Many cutting-edge laboratory instruments are exquisitely sensitive to “energetic contaminants” like vibration, noise, and electromagnetic interference. It’s not always easy reading and interpreting these criteria; they’re sometimes confusing even to vibration consultants. But to be honest, it’s not easy developing them, either.
Where do these criteria come from, and what do they mean? It’s probably better to ask: how do realistic criteria—based on engineering data and multivariate testing … accepted by marketing and sales … approved by legal … understandable by consultants … achievable in real buildings—get set?
There are a lot of ways to develop criteria. Any realistic criterion will have to balance stringency with sales. Customers aren’t happy with tools that are too sensitive to work with, and grant money won’t buy an instrument that requires an extraordinary additional investment in mitigation measures. This means that there is considerable pressure on toolmakers: they have to make their products robust enough to be usable in the real world. The criterion you receive from the vendor is the product of compromise between all sorts of parameters.
Here, I want to introduce a simplified example to help non-practitioners understand what goes into a criterion. We’ll start with a hypothetical vibration-sensitive tool like an electron microscope for a nanotech lab or a processing tool for a semiconductor fab. We will pretend that there’s only one contaminant parameter (floor vibration) and one kind of problem associated with it (“errors”).
We might test the tool by subjecting it to different vibration levels during operation, noting the error rate at each level. With this framework, we could develop an “error-vs-vibration” curve like this:
Real tools will exhibit more-complex sensitivities, like directional- or frequency-dependence and possibly some sort of timescale effect. Likewise, real interference might take any number of different forms, from loss of resolution to reduced throughput to poor yield. In this example, we have collapsed all of those parameters in to a “vibration level” and an “error rate” for the sake of simplicity.
We can easily see the effect of vibration in the plot above. Generally, as the vibration level increases, the error rate increases. At some level, the tool becomes useless as the error rate soars to 100%. At lower levels, the error rate exhibits some nuance. Most real tools probably behave similarly, with a domain over which errors might more-or-less rise with floor vibration until —at some critical level —the instrument rapidly approaches total failure.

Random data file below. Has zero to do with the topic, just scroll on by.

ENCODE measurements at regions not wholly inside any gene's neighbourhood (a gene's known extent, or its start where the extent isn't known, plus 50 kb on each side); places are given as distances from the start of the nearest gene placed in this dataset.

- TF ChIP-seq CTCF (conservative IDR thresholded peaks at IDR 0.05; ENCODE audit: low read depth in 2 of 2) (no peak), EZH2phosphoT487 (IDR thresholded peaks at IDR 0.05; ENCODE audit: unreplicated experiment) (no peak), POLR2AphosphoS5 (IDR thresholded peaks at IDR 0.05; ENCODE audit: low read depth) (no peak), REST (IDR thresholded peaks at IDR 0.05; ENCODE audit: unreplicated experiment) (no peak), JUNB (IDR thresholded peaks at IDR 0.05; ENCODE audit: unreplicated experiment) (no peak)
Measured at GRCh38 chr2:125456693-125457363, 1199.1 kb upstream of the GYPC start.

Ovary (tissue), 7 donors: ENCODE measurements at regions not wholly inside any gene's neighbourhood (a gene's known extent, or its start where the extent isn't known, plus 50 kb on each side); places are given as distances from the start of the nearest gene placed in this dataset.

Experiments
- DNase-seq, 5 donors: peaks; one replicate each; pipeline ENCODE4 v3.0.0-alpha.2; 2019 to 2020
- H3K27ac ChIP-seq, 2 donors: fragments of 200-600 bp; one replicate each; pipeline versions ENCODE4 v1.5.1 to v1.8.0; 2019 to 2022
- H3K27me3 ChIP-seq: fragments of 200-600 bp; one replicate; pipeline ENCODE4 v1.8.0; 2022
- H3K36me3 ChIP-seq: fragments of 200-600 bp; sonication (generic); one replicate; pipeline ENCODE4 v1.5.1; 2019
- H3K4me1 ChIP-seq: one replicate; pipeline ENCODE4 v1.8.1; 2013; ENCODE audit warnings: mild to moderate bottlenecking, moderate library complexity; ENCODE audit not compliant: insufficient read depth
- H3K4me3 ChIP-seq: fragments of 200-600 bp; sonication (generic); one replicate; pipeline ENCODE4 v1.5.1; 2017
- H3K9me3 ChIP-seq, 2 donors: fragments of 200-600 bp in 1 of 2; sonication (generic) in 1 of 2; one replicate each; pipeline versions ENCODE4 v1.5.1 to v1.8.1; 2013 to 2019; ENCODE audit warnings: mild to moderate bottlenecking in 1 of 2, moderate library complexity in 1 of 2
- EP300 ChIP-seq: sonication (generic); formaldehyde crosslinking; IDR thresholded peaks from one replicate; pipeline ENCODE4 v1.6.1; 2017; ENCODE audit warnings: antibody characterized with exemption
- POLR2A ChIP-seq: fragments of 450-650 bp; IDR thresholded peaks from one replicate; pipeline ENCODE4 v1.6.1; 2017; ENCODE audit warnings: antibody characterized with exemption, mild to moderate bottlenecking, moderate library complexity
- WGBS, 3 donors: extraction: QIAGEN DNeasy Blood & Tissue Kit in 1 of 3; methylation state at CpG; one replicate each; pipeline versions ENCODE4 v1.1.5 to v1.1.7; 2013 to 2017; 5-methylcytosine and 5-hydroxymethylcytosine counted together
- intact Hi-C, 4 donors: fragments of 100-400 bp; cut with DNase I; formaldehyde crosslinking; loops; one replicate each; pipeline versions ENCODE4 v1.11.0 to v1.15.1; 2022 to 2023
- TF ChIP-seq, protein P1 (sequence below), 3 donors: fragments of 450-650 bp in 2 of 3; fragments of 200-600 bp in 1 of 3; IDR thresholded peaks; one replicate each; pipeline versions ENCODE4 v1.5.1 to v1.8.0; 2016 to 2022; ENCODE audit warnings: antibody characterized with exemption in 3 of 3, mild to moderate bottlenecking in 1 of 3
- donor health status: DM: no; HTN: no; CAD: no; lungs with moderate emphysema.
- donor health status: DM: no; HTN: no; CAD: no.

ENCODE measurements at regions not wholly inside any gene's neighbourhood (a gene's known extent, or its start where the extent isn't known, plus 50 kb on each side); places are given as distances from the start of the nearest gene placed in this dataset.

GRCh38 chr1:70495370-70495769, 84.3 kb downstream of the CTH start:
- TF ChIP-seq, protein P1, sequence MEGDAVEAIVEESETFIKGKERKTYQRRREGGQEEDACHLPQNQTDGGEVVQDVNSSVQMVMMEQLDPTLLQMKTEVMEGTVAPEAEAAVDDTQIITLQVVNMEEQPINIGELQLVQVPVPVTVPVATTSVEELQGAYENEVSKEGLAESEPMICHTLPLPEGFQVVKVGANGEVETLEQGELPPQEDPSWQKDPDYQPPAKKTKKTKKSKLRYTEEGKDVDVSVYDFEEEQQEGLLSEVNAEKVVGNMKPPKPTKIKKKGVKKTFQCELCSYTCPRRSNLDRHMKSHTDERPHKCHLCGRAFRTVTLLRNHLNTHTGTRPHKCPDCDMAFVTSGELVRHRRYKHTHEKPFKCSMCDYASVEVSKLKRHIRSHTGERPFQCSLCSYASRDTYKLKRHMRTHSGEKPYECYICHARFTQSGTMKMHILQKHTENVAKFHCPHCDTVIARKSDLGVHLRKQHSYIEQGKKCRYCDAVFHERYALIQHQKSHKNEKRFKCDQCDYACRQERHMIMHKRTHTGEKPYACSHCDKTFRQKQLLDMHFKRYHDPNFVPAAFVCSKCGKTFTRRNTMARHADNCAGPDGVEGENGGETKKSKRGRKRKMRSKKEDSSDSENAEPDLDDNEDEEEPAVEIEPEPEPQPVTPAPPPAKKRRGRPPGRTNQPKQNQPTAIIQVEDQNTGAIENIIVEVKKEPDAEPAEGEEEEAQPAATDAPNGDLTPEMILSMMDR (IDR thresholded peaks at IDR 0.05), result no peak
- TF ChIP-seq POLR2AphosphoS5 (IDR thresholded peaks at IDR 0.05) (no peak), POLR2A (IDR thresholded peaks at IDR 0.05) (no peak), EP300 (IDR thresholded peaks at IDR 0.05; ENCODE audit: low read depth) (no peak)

An acceptable error rate will depend largely on market needs. For example, a university lab group might be willing to stomach poor throughput or middling sample-to-sample accuracy if they’re trying to image something that’s never been seen before. Conversely, a chipmaker won’t pay much for an inspection tool that misses lots of defects if better-performing tools are available.
But market needs aren’t the only parameter that might go into a criterion; economic and physical reality will play a part, as well. We never said anything about the scale of the x-axis in the above plot, but real buildings always exhibit at least some floor vibration. Achieving arbitrarily low vibration environments can quickly become arbitrarily expensive, and “zero vibration” doesn’t exist. We’ll discuss some of those realities in another posting about how vendors choose a criterion given this example.
Contact us if you need help developing or working with environmental criteria, whether for an off-the-shelf instrument or for a one-of-a-kind installation. We have consulting experience with toolmakers as well as research institutions, and we can help make your product or project more successful.